No! You’d be focused on doing your best to weather the storm–how to withstand it. You’d be focused on outlasting the storm. And, the child would not be allowed to steer the boat. Do you want a scared child steering in a storm or an experienced, wise “sailor” who has ridden huge waves before?

An OCD storm comes down to one thing: The storm will be an experience you can draw from in the future.

No matter how bad it feels, an OCD storm comes down to one thing. It’s about the opportunity and challenge of weathering the anxiety and resisting the young child’s urge to avoid or do a compulsion.

An OCD storm is a strangely wrapped gift. It doesn’t look or feel like a gift but give permission to learn from the storm and you’ll soon discover something amazing about yourself.  The next storm will be easier because you’ve gained experience from the last one.

If you liked this post, you might also like a cheat sheet for quick reference. It’s only one page–quick read! Click on the image below to get your printable cheat sheet:

If You Don’t Celebrate Your Victories Over OCD: The Cold, Hard/Ugly Truth

I asked my client who recently attended a wedding,“Why was everyone celebrating? What’s the accomplishment?”

Two People Found Each Other

She paused for a long time. “Hmmm, I guess it’s a celebration of two people finding each other?” I asked, “And you celebrated that?” My client smiled and said, “I know what you’re doing.” She was on to me.

This client, once unable to take three steps without a lengthy ritual, danced the entire night at a wedding reception—completely ritual free! There’ve been so many victories over the last few months. And not once has she ever celebrated. Not one tiny little whoot whoot! 

I asked my client, “What? What do you think I’m doing?”

She said, “You’re wondering if I celebrated my own accomplishment. You’re wondering if I did a little happy dance for myself.”

I moved to the edge of my seat in anticipation, “Yes! Yes! I’m wondering if at any point you twirled around on that dance floor and shouted with glee, “I’m free! I’m free!” She replied, “Oh God no. I’m not ever going to do that!”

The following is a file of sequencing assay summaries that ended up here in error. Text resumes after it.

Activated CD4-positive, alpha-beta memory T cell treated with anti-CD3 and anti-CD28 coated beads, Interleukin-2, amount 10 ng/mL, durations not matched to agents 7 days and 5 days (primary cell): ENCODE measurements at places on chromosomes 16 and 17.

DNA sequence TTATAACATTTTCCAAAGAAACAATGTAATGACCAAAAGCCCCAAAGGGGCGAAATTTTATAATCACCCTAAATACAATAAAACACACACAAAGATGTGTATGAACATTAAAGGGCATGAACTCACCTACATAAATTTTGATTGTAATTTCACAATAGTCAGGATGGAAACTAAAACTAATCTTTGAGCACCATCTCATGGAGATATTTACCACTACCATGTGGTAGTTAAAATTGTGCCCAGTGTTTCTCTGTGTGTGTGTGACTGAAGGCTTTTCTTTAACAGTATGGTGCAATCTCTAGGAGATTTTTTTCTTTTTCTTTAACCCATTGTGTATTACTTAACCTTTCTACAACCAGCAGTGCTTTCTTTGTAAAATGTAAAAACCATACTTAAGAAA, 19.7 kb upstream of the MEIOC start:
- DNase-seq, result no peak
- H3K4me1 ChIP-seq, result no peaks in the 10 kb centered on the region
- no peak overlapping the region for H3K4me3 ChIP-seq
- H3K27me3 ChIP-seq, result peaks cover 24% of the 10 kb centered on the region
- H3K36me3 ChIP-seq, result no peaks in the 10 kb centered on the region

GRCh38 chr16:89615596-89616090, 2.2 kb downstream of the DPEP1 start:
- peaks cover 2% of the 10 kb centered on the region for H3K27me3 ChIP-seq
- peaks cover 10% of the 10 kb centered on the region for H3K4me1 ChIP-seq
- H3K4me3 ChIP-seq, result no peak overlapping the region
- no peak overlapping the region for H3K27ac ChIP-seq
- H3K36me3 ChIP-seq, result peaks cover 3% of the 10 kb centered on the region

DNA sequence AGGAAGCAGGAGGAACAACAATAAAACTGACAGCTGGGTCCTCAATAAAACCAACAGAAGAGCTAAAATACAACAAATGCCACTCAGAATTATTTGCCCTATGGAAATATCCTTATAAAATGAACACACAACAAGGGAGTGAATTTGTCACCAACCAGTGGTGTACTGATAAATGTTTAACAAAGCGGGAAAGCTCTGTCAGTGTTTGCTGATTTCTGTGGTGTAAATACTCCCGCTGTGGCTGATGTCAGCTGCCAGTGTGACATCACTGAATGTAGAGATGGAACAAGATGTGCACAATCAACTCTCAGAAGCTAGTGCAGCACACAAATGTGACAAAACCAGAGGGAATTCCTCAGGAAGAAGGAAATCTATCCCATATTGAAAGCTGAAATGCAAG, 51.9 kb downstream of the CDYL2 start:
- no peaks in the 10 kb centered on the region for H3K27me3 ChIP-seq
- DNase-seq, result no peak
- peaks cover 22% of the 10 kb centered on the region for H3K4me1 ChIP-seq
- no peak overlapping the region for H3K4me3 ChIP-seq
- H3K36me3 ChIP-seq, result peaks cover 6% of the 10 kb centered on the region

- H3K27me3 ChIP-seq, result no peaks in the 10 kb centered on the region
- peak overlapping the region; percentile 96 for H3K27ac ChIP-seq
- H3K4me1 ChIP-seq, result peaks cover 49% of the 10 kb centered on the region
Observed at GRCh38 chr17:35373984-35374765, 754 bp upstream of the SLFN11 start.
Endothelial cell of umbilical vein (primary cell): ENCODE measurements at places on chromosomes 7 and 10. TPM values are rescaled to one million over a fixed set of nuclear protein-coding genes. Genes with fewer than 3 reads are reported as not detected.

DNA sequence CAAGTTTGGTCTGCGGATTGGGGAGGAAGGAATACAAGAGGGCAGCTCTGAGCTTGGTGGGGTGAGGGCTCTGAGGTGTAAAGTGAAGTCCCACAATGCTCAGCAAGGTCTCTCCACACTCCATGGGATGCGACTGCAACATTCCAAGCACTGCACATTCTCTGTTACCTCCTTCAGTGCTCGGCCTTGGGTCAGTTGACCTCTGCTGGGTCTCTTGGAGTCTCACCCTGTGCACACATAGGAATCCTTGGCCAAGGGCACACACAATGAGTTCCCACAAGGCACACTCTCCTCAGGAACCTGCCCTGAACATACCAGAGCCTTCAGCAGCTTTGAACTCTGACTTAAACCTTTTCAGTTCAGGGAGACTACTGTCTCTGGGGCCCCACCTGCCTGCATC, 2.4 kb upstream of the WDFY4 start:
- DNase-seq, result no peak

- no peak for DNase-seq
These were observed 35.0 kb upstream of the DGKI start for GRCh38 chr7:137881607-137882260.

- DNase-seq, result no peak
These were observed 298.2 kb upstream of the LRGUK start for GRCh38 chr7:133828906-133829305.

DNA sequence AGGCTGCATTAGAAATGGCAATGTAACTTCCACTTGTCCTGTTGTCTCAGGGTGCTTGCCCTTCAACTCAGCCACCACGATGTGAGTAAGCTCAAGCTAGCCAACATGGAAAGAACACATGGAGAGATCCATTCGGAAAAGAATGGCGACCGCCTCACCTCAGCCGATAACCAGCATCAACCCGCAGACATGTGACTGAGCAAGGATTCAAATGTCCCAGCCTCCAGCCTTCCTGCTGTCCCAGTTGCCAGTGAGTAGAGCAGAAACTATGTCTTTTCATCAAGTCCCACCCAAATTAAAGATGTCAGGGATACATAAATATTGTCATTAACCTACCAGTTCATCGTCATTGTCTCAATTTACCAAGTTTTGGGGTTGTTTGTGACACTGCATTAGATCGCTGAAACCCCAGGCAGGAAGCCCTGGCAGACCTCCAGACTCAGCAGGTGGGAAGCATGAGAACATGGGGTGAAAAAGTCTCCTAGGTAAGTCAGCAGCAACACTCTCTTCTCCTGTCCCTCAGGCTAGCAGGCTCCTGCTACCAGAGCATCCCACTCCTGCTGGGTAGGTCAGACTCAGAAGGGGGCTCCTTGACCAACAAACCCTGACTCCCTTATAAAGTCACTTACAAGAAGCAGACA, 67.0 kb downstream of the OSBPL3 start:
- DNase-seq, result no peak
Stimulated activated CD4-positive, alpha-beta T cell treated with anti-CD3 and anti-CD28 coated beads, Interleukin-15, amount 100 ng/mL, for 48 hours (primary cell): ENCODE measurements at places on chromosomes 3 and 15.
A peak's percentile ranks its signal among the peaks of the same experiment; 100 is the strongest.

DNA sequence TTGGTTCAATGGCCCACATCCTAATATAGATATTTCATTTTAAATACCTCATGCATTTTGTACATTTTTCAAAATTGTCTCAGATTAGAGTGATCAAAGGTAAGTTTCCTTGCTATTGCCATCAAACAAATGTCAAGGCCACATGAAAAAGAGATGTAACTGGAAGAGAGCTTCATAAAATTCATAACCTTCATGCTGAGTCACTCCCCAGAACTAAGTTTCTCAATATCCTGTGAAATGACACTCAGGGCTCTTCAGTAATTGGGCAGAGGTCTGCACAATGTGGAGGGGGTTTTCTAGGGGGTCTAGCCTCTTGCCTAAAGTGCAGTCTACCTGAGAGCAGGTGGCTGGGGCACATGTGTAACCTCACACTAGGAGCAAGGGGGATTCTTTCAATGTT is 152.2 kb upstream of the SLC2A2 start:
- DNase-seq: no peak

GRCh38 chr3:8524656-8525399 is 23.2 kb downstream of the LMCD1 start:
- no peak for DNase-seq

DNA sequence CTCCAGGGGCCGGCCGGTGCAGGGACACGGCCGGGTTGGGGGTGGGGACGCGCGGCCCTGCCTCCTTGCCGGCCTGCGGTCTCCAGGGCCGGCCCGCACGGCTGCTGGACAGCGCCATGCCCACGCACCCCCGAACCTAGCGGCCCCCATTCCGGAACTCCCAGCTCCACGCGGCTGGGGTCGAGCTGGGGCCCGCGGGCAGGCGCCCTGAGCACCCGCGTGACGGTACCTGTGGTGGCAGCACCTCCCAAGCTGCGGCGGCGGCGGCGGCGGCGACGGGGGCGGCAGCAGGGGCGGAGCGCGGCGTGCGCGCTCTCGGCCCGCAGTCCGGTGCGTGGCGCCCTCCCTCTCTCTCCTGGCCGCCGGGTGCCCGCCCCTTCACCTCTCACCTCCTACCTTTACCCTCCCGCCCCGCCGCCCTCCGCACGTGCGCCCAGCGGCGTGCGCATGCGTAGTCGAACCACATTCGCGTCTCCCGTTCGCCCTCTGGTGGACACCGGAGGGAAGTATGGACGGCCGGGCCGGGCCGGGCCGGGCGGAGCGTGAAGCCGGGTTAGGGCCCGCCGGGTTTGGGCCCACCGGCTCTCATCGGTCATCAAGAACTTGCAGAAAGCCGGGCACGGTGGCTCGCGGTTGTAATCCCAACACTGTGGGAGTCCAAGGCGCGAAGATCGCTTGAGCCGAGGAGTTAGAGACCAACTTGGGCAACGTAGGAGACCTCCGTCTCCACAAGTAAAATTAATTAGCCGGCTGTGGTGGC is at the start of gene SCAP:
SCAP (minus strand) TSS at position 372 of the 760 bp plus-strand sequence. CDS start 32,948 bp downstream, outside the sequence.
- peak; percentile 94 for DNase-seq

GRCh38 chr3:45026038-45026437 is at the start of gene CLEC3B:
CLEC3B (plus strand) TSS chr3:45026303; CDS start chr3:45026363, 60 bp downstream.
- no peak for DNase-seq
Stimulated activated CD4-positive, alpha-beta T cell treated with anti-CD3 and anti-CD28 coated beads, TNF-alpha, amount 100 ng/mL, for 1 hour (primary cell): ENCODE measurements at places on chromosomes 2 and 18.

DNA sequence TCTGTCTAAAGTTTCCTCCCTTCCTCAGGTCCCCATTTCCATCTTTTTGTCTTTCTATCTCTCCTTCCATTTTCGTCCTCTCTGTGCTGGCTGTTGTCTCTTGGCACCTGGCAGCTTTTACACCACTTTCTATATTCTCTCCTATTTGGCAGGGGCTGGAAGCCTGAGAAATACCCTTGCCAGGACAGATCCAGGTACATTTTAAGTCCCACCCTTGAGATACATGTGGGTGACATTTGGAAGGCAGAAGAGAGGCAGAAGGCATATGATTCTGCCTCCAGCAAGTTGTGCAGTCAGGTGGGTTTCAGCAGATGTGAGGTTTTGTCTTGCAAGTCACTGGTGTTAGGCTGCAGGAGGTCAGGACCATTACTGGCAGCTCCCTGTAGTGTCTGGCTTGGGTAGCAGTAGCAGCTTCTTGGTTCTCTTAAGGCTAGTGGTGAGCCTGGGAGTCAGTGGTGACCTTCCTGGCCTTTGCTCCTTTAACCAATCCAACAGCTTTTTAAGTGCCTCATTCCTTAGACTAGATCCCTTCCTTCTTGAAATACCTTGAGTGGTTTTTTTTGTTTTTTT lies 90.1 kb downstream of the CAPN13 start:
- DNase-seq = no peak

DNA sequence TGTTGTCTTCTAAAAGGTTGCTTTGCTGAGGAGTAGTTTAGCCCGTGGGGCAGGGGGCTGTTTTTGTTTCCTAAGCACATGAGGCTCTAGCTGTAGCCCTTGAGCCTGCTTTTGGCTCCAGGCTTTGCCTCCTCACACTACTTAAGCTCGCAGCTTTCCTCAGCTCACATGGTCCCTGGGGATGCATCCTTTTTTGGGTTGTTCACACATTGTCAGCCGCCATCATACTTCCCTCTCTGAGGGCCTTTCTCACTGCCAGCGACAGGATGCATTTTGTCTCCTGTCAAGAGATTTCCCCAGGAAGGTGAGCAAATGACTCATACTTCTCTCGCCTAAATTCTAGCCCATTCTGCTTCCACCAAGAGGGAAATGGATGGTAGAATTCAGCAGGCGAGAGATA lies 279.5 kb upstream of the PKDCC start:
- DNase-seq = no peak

This woman is doing the hardest thing she’ll ever do in her life. She’s defying OCD. She’s been disobedient and doing the opposite of what OCD tells her to do for months now.

OCD says leave. She stays. OCD says don’t think about this. She thinks about it more. OCD warns, “Do this (ritual) or something bad is going to happen.” She says, “Nah, that’s ok. Whatever happens, happens.”

Time and time again, my client proves to be more powerful than OCD. Everyday she’s winning more and more battles! If OCD kicks it up a notch, she powers right through it. She says, “Oh yeah OCD??? Watch this OCD! You’re not the boss of me anymore!”

And yet she won’t celebrate. 😦

Reasons Why People With OCD Won’t Celebrate Their Victories 

No Plan or Intention
I forgot all about celebrating. I planned the exposure but didn’t think about what I could do to celebrate. It just slipped my mind.

The Hustle
Isn’t it about the climb more than the top of the mountain? No pain—No gain. If I’m not suffering something’s not right. I thought I was supposed to be suffering all the time?

It’s Too Soon
I’ll celebrate later. I’m not where I want to be. I haven’t done enough. I’ve got a long way to go before I should start celebrating.

Minimizing the Victory
There’s people with far worse problems than me. I’m so ashamed of being self-absorbed by my worries. There’s people starving in this world.

I Don’t Know How to Celebrate
I can’t think of anything to reward myself with. There isn’t anything I want or need. I don’t know how to acknowledge what I’ve done. I feel silly.

Why would I celebrate doing something that everybody else can easily do? I’m not going to celebrate over some piddly little thing I should have been able to do a long time ago.